Composer-guitarist Sanjay Mishra’s music draws from Eastern and Western music and has won him global fans and critical acclaim, too, including in The Washington Post and on National Public Radio in the U.S.
Mishra recently spoke to Gibson India and discussed tips for guitarists, his project Blue Incantation with Jerry Garcia, favorite gigs, upcoming projects and more.
Tell us about your musical journey.
I grew up in Kolkata, had a band that played rock and roll when it was not so popular there, moved to the U.S. to get more serious. Bought a one-way ticket with no money in my pocket, a dime, I think. Today I would not do that. I would be too scared. I was not then. Went to the Peabody Conservatory of Music, from where I graduated with a degree in guitar.
I recall reading an interview of yours where you mentioned there were moments you felt it was difficult to be an Indian guitarist in the West. Do you think the same holds true for other Indian guitarists and musicians in the U.S.?
Absolutely. Just my opinion, though. I cannot speak for others. This is my experience.
Do you follow India- and Pakistan-based bands?
No. I understand there is a lot of Bollywood music which has guitar and I have heard it a little, and they say little knowledge is dangerous, but I will stick my neck out and say I have not heard anything that has gone beyond the clichés of ’80s rock or, more recently, computer-based hip-hop or dance tunes. Having lived in the U.S., it does not do much for me.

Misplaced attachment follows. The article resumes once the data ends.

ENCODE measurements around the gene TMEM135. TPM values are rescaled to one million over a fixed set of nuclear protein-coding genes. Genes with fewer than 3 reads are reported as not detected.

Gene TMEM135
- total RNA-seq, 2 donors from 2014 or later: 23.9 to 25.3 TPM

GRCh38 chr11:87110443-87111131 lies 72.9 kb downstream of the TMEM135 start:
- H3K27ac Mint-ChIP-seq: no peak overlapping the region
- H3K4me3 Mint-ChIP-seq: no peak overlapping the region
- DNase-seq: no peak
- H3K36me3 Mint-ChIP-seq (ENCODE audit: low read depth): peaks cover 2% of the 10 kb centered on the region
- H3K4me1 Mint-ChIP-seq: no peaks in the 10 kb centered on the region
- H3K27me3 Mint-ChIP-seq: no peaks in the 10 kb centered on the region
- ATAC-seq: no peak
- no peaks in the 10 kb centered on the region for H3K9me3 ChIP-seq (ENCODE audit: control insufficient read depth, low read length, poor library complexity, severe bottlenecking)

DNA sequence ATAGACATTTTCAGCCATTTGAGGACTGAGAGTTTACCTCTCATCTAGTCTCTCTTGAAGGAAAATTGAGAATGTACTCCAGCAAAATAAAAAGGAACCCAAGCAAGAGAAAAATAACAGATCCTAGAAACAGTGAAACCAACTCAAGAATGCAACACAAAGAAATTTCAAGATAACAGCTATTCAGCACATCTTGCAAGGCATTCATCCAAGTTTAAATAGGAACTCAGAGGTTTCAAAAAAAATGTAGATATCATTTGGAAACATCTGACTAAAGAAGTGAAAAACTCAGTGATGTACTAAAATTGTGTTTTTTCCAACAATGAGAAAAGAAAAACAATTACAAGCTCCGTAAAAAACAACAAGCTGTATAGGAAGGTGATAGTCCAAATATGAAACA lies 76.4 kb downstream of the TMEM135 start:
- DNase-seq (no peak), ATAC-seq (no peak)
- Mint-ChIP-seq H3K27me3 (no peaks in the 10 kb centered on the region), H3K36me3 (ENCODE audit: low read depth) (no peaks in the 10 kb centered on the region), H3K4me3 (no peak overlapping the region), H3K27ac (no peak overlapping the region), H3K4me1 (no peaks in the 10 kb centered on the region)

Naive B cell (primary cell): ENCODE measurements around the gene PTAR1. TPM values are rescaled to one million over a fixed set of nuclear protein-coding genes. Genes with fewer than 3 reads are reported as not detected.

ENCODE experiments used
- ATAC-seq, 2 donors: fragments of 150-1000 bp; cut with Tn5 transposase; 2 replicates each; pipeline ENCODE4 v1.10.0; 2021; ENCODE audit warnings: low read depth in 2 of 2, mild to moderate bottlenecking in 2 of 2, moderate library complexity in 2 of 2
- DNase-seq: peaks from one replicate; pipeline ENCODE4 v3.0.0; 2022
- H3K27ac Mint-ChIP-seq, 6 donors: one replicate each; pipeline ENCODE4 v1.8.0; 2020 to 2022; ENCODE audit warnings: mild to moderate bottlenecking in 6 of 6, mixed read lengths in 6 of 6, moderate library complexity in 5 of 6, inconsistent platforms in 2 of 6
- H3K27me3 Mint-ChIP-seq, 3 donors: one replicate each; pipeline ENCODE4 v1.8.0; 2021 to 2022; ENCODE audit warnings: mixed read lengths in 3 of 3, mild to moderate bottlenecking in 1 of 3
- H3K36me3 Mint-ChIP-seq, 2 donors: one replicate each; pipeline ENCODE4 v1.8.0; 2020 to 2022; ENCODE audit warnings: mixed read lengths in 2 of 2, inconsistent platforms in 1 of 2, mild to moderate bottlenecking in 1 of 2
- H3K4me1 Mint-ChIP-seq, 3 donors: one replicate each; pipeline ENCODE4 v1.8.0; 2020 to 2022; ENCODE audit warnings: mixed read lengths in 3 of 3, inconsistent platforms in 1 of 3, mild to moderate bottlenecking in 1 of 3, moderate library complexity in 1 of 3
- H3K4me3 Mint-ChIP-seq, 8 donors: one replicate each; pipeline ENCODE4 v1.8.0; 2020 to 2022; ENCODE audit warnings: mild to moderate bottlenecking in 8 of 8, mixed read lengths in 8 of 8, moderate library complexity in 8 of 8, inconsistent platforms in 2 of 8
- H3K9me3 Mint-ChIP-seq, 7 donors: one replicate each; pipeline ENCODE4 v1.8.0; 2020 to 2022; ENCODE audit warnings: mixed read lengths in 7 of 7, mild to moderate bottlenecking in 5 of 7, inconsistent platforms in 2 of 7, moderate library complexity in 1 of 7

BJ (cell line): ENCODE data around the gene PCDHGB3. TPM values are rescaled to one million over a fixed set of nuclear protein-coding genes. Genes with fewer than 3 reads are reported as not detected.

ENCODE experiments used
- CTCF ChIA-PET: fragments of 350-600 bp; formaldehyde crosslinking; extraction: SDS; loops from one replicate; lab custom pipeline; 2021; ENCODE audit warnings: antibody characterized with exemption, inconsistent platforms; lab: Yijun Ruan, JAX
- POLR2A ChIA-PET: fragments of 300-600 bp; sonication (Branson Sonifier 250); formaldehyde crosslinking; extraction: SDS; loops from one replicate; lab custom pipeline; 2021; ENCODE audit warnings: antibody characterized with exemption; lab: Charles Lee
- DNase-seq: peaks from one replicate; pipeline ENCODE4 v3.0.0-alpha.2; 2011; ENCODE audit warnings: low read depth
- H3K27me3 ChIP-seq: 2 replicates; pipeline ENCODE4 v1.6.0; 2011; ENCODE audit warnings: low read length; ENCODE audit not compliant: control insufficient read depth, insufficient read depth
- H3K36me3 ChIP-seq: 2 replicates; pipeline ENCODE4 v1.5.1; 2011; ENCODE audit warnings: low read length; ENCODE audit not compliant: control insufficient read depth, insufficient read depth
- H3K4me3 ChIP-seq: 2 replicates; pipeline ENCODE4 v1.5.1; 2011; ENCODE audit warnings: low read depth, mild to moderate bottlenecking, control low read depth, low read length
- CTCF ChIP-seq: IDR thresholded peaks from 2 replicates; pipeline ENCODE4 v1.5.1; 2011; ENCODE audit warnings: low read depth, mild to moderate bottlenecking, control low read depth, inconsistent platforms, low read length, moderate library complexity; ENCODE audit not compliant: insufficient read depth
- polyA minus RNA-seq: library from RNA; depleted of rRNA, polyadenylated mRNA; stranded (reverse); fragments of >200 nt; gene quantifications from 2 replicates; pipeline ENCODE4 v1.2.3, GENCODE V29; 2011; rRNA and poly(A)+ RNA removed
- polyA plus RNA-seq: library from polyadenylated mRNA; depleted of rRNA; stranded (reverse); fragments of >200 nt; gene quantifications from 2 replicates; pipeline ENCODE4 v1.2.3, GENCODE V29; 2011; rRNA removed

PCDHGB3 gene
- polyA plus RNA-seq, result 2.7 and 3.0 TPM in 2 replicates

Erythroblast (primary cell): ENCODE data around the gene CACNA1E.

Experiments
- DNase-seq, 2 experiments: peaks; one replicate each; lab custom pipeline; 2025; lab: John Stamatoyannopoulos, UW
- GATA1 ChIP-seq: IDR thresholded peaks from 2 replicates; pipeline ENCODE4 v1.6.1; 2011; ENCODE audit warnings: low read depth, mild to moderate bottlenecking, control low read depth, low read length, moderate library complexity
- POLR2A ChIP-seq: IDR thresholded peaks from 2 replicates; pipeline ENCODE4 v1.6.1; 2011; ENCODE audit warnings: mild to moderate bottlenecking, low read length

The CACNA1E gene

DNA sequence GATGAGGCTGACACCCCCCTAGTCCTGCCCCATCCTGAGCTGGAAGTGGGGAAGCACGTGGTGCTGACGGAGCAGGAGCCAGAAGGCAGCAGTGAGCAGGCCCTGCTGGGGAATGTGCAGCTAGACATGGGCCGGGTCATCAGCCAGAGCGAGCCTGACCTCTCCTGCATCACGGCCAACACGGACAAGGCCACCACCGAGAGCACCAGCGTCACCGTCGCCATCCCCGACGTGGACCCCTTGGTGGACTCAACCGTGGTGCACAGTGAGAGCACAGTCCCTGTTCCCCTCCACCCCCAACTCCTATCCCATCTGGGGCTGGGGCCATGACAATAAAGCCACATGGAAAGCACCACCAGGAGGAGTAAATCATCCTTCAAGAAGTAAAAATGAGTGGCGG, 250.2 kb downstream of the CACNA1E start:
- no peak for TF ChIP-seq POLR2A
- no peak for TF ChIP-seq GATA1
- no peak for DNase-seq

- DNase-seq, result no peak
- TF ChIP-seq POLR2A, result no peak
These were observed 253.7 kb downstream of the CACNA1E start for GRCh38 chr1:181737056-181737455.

Tell us more about your collaboration with Jerry Garcia on Blue Incantation.
Jerry liked my CD The Crossing and became very interested in making music with me. The album was the culmination of that; though we had planned more, sadly that was not to be. This is the short version of a longer story!
Chateau Benares also got rave reviews in 2006 including on NPR and in The Washington Post.
I am lucky. For some reason unknown to me, people like this music.
You’ve also composed the score for Port Djema, which received a Silver Bear at the Berlin Film Festival. Tell us about that project.
Eric Heumann, who had made Indo Chine and won an Oscar, approached me with a proposition to do score that would belong to no one culture. I liked the film, so I did it and really enjoyed the experience, especially hearing it in surround sound at the Berlinale at the premiere. The German audiences were most kind to me and I was a bit taken aback for their love for the music. I did some others as well.
What Gibson guitars have you played?
I used to have an ES-175 and 335 back in the late ’80s and I loved those guitars. I don’t remember what happened to them.
Do you play any other instruments besides the guitar? If yes, which ones?
Not really, the guitar is hard enough, and I am still learning that. I have played sitar in the distant past and have a hansaveena I mess around with.
How do you pick out the perfect guitar?
This is such an involved question. So many things. The wood, the action, scale length, the tonal separation between each string, and finally the ultimate judge, the ear. These are specific to nylon string acoustic. With electrics it is more about the electronics than the wood. Though different bridges provide different sustain, as do necks.